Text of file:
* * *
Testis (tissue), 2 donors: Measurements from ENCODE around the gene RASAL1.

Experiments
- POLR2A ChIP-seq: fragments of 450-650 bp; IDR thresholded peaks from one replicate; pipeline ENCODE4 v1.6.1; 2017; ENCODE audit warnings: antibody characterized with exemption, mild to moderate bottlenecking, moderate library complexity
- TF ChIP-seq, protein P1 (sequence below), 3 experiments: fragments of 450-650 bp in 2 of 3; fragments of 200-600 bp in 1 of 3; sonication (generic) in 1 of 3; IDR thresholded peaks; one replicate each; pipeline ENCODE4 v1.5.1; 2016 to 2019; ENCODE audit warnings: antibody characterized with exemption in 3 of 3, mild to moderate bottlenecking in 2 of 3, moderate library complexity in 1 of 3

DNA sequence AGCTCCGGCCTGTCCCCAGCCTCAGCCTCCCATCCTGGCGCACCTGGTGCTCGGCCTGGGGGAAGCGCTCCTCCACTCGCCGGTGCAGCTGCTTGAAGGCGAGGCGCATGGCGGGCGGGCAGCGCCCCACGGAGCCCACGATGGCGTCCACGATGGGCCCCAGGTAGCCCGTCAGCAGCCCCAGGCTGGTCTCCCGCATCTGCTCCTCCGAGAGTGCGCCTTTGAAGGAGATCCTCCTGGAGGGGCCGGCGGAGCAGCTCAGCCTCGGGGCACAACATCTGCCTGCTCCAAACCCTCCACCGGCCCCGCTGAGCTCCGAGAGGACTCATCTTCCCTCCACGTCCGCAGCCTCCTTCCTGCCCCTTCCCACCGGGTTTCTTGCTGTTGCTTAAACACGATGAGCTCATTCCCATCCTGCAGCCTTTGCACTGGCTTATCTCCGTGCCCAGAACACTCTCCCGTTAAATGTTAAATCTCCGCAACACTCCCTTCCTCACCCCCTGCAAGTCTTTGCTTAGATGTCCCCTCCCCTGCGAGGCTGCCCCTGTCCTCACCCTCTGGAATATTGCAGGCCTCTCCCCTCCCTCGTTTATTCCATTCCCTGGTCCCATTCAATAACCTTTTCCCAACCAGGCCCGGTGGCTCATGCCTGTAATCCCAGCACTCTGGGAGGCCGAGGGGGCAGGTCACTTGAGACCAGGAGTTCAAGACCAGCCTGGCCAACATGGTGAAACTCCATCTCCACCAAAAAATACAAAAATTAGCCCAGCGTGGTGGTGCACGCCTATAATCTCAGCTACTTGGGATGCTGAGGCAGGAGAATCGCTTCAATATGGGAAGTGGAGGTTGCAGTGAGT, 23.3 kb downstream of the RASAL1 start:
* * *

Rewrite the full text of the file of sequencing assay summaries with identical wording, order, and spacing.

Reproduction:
Testis (tissue), 2 donors: Measurements from ENCODE around the gene RASAL1.

Experiments
- POLR2A ChIP-seq: fragments of 450-650 bp; IDR thresholded peaks from one replicate; pipeline ENCODE4 v1.6.1; 2017; ENCODE audit warnings: antibody characterized with exemption, mild to moderate bottlenecking, moderate library complexity
- TF ChIP-seq, protein P1 (sequence below), 3 experiments: fragments of 450-650 bp in 2 of 3; fragments of 200-600 bp in 1 of 3; sonication (generic) in 1 of 3; IDR thresholded peaks; one replicate each; pipeline ENCODE4 v1.5.1; 2016 to 2019; ENCODE audit warnings: antibody characterized with exemption in 3 of 3, mild to moderate bottlenecking in 2 of 3, moderate library complexity in 1 of 3

DNA sequence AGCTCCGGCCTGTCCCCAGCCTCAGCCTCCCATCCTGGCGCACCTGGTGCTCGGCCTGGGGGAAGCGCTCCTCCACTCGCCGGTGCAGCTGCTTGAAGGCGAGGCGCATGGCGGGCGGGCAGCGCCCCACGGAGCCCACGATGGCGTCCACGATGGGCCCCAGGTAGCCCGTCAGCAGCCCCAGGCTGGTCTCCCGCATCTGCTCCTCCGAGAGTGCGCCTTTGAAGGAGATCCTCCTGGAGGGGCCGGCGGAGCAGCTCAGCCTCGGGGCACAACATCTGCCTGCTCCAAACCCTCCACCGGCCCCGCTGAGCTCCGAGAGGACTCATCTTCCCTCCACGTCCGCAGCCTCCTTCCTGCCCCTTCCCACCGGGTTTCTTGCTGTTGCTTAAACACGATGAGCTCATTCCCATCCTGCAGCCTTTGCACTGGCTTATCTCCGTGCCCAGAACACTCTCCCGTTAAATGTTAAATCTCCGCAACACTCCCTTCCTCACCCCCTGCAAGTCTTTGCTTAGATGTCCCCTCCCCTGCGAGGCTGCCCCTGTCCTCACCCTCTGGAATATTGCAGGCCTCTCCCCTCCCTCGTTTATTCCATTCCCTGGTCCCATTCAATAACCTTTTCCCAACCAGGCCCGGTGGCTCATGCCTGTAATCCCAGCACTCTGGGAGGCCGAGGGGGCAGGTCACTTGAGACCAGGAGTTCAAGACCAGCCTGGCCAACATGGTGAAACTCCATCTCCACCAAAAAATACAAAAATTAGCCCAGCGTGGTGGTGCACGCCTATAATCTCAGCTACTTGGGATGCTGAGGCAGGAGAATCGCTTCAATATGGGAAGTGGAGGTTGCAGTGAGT, 23.3 kb downstream of the RASAL1 start: